Affordable Housing, Mayor’s Question Time are Daly’s Parting Shots: Would put mayoral attendance requirement on ballot for third time
Tuesday was like any other third Tuesday of the month for the Board of Supervisors — Mayor Gavin Newsom’s attendance was requested, as it has been every third Tuesday in the three years since the voters passed a ballot initiative requesting the mayor come and discuss policy matters with the Board. And just as he has done for over three years, Newsom did not attend (time and again, he has poo-poohed question time as “political theater“).
Newsom dodged question time and he also dodged a more binding 2007 ballot initiative that would have required his attendance at every board meeting (that measure was narrowly defeated by a 1.4 percent margin of the vote, after Newsom led a campaign with almost $200,000 in donations — one donor was Warren Hellman, Bay Citizen sugardaddy, who donated $10,000 to defeat it), and — with a job in Sacramento all but assured — Newsom will dodge also whatever happens with Supervisor Chris Daly’s resurrection of Question Time, which Daly introduced on Tuesday.
But that’s not the point, according to Daly, whose measure would require Mayor
Aaron Peskin Leland Yee Mark Leno Barry Bonds — whomever it may be — to attend one Board meeting per month.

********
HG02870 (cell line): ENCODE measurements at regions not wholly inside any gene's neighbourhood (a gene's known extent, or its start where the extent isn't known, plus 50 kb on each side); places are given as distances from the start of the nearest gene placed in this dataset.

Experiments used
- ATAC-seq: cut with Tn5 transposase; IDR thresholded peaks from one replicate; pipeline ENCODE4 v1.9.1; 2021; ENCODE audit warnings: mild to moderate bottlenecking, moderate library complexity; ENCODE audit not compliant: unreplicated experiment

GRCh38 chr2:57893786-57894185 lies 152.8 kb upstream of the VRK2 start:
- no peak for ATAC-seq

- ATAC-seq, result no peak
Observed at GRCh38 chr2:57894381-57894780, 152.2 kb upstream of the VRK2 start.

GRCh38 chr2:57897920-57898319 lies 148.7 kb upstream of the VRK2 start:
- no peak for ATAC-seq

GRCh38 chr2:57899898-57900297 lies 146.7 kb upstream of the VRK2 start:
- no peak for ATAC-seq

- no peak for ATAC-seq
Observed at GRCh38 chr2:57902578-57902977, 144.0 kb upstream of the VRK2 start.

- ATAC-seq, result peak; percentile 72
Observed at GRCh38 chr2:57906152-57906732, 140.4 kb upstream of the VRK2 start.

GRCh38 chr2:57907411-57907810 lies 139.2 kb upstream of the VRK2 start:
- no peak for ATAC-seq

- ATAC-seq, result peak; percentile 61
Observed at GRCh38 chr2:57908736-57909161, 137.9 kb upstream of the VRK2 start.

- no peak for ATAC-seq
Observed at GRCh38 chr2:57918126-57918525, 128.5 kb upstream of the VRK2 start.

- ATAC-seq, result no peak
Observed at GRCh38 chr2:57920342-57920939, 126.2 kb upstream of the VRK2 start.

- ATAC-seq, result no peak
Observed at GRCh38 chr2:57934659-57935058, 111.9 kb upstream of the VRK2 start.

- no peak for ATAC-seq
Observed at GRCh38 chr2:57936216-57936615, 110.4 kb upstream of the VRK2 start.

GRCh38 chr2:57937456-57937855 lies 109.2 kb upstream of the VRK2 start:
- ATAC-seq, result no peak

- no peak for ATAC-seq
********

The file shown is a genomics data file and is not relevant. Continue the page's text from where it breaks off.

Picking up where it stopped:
“We have this ambiguous split decision with [whether or not the Mayor is required to spend time with the merry band of eleven],” said Daly, who noted that backers such as Hellman might be less inclined to support a campaign to defeat the ballot measure with Newsom vying for the lieutenant governor gig. “If there’s anyone saying, ‘This just so Chris Daly can kick Gavin Newsom,’ look — I’m not going to be here, he’s wanting to not be here. Maybe there won’t be $200,000 spent against it, and if so, I think it’ll pass.”
Newsom spokesman Tony Winnicker — in one of perhaps a dozen statements given to media blasting supervisors’ actions Tuesday (there was much to blast) — blasted Daly’s amendment as a “game.”
“They [supervisors] treat this building like it’s a game between the Board of Supervisors and the Mayor,” he said. The Mayor didn’t introduce any ballot measures because “we’re focused on balancing the budget and creating jobs, doing what people in this city care about.”
Some people at least care about affordable housing, according to Daly, which is why he introduced a second ballot measure that would dedicate a third of any future budget surpluses between now and 2026 — should there ever be a budget surplus again, ever — to a new “Affordable Housing Fund,” which would pay to buy land, build buildings and otherwise put roofs over folks… affordably, of course.
“I’m ending my tenure on the Board of Supervisors fighting for the same stuff I’ve been fighting for for 10 years,” Daly said. “I got here working on affordable housing, and I’ll leave here working on affordable housing.”